It is also possible to rig up a lever to drive the plunger. This will introduce the potential for cosine error again though but give you more flexibility. It's difficult to modify the lever indicators beyond what they already are.

Re-reading your post, you have a CNC machine. You should be aware of these indicators already.

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  • $\begingroup$ I think I discounted dial indicators because in my experience they lack an easy way to interface with raspberry pi's. I found this article which talks about interfacing digital micrometers to arduinos, but doesn't really solve my specific use-case. $\endgroup$ Commented May 30, 2023 at 1:26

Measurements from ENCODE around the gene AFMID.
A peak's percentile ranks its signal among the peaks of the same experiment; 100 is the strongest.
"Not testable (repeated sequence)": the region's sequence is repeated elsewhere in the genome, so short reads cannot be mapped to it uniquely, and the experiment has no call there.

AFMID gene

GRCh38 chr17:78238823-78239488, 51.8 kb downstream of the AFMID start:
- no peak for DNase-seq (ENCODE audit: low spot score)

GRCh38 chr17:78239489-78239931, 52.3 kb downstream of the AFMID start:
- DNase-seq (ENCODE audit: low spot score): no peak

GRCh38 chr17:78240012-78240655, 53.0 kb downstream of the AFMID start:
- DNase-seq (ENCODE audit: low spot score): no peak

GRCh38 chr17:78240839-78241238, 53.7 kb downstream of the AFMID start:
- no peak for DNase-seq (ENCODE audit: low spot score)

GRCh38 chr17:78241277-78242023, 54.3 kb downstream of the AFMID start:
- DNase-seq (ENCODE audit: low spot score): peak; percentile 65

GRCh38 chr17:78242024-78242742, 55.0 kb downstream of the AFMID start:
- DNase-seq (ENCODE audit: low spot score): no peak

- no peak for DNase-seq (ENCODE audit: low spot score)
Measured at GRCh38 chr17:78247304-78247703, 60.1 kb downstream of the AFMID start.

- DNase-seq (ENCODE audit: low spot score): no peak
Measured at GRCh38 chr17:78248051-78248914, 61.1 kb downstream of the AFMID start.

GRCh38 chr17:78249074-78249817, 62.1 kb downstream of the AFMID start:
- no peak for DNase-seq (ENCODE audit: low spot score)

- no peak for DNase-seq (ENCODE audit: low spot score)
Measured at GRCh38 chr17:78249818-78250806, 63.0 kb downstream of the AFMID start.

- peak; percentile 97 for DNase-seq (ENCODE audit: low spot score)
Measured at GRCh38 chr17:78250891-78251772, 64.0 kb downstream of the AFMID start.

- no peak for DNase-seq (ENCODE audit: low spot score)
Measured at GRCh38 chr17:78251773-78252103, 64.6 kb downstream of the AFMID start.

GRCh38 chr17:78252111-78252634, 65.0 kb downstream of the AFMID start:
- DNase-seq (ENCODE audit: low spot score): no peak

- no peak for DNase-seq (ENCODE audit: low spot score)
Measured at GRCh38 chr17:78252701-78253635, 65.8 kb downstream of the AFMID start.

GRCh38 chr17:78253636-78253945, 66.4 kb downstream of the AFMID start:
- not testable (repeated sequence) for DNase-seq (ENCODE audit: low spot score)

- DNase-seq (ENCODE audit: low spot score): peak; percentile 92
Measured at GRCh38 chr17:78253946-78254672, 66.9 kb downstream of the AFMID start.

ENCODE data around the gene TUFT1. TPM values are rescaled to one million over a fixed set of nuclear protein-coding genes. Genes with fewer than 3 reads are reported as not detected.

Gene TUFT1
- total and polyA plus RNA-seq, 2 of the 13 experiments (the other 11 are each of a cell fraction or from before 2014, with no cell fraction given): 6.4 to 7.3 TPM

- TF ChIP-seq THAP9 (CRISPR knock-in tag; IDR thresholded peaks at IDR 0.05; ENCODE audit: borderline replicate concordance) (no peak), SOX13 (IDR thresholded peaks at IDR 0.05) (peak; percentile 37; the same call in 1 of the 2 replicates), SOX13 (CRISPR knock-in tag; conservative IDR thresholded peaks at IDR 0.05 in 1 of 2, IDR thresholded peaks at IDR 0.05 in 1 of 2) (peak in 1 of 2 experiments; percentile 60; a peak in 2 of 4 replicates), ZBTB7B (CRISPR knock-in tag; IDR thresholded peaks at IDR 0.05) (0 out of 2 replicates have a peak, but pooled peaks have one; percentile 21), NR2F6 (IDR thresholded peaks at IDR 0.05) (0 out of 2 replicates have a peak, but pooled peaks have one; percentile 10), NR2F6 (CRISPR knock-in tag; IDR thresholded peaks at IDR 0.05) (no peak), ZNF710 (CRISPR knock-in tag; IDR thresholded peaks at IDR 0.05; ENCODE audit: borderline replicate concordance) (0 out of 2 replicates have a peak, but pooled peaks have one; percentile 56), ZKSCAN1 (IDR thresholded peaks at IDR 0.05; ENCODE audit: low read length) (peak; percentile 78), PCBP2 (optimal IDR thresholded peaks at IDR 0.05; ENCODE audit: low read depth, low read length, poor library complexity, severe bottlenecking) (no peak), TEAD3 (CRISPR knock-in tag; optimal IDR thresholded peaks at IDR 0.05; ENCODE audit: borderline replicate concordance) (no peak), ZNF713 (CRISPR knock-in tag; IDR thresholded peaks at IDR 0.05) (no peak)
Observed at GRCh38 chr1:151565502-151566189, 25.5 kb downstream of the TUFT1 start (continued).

• $\begingroup$ @divinelemon You can try doing what I said: connect the top knob of a dial indicator to a draw-wire sensor or a linear encoder or potentiometer, or something like that. It's probably less work to rely on the guide rails, springs, and gears of the indicator than to build your own around a draw wire sensor, linear encoder, or potentiometer and you get the calibration for free. $\endgroup$
    – DKNguyen
    Commented May 30, 2023 at 1:27
  • $\begingroup$ Oh, I see. Thanks for the answer! $\endgroup$ Commented May 30, 2023 at 1:30